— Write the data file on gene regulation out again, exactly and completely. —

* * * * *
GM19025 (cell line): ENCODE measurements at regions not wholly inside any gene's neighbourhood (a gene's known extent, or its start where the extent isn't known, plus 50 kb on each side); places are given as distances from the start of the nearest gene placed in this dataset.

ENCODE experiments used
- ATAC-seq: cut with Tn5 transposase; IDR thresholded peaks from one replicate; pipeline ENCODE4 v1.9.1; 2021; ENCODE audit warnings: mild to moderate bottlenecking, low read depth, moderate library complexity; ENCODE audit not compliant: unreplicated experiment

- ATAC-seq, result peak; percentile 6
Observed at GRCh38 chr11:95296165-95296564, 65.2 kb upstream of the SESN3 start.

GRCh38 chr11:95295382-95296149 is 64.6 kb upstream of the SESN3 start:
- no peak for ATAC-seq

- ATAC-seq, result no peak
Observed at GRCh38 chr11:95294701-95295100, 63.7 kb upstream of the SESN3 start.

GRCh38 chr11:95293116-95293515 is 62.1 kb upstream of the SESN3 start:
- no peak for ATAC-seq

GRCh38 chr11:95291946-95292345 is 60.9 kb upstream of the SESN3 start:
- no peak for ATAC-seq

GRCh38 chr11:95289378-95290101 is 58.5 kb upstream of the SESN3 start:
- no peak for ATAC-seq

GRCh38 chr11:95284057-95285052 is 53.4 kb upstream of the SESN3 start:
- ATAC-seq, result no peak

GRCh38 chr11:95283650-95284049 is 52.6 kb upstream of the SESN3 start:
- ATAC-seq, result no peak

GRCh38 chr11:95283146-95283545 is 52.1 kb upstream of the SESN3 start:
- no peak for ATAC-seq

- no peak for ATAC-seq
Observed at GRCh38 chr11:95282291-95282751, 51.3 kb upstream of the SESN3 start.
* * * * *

GM19025 (cell line): ENCODE measurements at regions not wholly inside any gene's neighbourhood (a gene's known extent, or its start where the extent isn't known, plus 50 kb on each side); places are given as distances from the start of the nearest gene placed in this dataset.

ENCODE experiments used
- ATAC-seq: cut with Tn5 transposase; IDR thresholded peaks from one replicate; pipeline ENCODE4 v1.9.1; 2021; ENCODE audit warnings: mild to moderate bottlenecking, low read depth, moderate library complexity; ENCODE audit not compliant: unreplicated experiment

- ATAC-seq, result peak; percentile 6
Observed at GRCh38 chr11:95296165-95296564, 65.2 kb upstream of the SESN3 start.

GRCh38 chr11:95295382-95296149 is 64.6 kb upstream of the SESN3 start:
- no peak for ATAC-seq

- ATAC-seq, result no peak
Observed at GRCh38 chr11:95294701-95295100, 63.7 kb upstream of the SESN3 start.

GRCh38 chr11:95293116-95293515 is 62.1 kb upstream of the SESN3 start:
- no peak for ATAC-seq

GRCh38 chr11:95291946-95292345 is 60.9 kb upstream of the SESN3 start:
- no peak for ATAC-seq

GRCh38 chr11:95289378-95290101 is 58.5 kb upstream of the SESN3 start:
- no peak for ATAC-seq

GRCh38 chr11:95284057-95285052 is 53.4 kb upstream of the SESN3 start:
- ATAC-seq, result no peak

GRCh38 chr11:95283650-95284049 is 52.6 kb upstream of the SESN3 start:
- ATAC-seq, result no peak

GRCh38 chr11:95283146-95283545 is 52.1 kb upstream of the SESN3 start:
- no peak for ATAC-seq

- no peak for ATAC-seq
Observed at GRCh38 chr11:95282291-95282751, 51.3 kb upstream of the SESN3 start.